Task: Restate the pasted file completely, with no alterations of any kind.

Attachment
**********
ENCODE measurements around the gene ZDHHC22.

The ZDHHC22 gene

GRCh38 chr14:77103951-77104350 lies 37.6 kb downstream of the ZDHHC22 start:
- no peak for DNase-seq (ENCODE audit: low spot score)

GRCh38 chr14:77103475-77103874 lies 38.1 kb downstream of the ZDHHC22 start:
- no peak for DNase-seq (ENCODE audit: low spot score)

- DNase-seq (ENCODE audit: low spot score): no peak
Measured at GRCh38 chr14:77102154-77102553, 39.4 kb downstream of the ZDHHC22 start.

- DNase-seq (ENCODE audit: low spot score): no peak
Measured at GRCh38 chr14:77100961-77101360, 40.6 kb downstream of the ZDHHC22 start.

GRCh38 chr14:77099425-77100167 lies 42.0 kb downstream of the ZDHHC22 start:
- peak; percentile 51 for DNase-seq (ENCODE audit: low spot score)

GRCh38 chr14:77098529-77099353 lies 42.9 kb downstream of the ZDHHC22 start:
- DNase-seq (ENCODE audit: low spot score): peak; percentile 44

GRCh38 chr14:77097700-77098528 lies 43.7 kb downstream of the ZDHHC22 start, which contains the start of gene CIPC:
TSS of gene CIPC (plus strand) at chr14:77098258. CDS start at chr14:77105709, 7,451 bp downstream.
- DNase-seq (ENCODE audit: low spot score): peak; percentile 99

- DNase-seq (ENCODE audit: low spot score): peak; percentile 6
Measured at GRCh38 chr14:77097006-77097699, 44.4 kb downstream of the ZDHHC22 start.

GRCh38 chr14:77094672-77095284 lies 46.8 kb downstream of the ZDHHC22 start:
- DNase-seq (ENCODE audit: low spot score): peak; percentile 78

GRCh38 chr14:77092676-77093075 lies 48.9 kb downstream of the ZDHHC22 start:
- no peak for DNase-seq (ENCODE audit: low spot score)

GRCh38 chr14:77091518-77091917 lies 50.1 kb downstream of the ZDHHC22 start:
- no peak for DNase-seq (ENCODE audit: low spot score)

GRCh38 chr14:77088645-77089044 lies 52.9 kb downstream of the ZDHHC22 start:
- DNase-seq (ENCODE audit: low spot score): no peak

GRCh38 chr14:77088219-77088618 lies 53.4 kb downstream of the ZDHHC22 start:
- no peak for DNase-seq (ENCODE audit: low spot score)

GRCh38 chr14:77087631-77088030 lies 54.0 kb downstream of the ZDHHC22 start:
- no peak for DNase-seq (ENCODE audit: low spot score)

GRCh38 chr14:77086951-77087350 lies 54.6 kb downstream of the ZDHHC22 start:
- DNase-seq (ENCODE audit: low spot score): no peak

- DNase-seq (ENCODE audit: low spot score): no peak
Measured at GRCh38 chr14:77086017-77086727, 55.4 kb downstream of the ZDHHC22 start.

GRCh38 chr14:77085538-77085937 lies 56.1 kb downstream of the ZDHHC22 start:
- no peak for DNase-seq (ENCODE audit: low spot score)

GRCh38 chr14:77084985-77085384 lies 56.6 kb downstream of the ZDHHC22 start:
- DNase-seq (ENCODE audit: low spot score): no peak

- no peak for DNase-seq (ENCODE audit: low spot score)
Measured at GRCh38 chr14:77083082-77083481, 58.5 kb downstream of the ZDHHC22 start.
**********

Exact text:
ENCODE measurements around the gene ZDHHC22.

The ZDHHC22 gene

GRCh38 chr14:77103951-77104350 lies 37.6 kb downstream of the ZDHHC22 start:
- no peak for DNase-seq (ENCODE audit: low spot score)

GRCh38 chr14:77103475-77103874 lies 38.1 kb downstream of the ZDHHC22 start:
- no peak for DNase-seq (ENCODE audit: low spot score)

- DNase-seq (ENCODE audit: low spot score): no peak
Measured at GRCh38 chr14:77102154-77102553, 39.4 kb downstream of the ZDHHC22 start.

- DNase-seq (ENCODE audit: low spot score): no peak
Measured at GRCh38 chr14:77100961-77101360, 40.6 kb downstream of the ZDHHC22 start.

GRCh38 chr14:77099425-77100167 lies 42.0 kb downstream of the ZDHHC22 start:
- peak; percentile 51 for DNase-seq (ENCODE audit: low spot score)

GRCh38 chr14:77098529-77099353 lies 42.9 kb downstream of the ZDHHC22 start:
- DNase-seq (ENCODE audit: low spot score): peak; percentile 44

GRCh38 chr14:77097700-77098528 lies 43.7 kb downstream of the ZDHHC22 start, which contains the start of gene CIPC:
TSS of gene CIPC (plus strand) at chr14:77098258. CDS start at chr14:77105709, 7,451 bp downstream.
- DNase-seq (ENCODE audit: low spot score): peak; percentile 99

- DNase-seq (ENCODE audit: low spot score): peak; percentile 6
Measured at GRCh38 chr14:77097006-77097699, 44.4 kb downstream of the ZDHHC22 start.

GRCh38 chr14:77094672-77095284 lies 46.8 kb downstream of the ZDHHC22 start:
- DNase-seq (ENCODE audit: low spot score): peak; percentile 78

GRCh38 chr14:77092676-77093075 lies 48.9 kb downstream of the ZDHHC22 start:
- no peak for DNase-seq (ENCODE audit: low spot score)

GRCh38 chr14:77091518-77091917 lies 50.1 kb downstream of the ZDHHC22 start:
- no peak for DNase-seq (ENCODE audit: low spot score)

GRCh38 chr14:77088645-77089044 lies 52.9 kb downstream of the ZDHHC22 start:
- DNase-seq (ENCODE audit: low spot score): no peak

GRCh38 chr14:77088219-77088618 lies 53.4 kb downstream of the ZDHHC22 start:
- no peak for DNase-seq (ENCODE audit: low spot score)

GRCh38 chr14:77087631-77088030 lies 54.0 kb downstream of the ZDHHC22 start:
- no peak for DNase-seq (ENCODE audit: low spot score)

GRCh38 chr14:77086951-77087350 lies 54.6 kb downstream of the ZDHHC22 start:
- DNase-seq (ENCODE audit: low spot score): no peak

- DNase-seq (ENCODE audit: low spot score): no peak
Measured at GRCh38 chr14:77086017-77086727, 55.4 kb downstream of the ZDHHC22 start.

GRCh38 chr14:77085538-77085937 lies 56.1 kb downstream of the ZDHHC22 start:
- no peak for DNase-seq (ENCODE audit: low spot score)

GRCh38 chr14:77084985-77085384 lies 56.6 kb downstream of the ZDHHC22 start:
- DNase-seq (ENCODE audit: low spot score): no peak

- no peak for DNase-seq (ENCODE audit: low spot score)
Measured at GRCh38 chr14:77083082-77083481, 58.5 kb downstream of the ZDHHC22 start.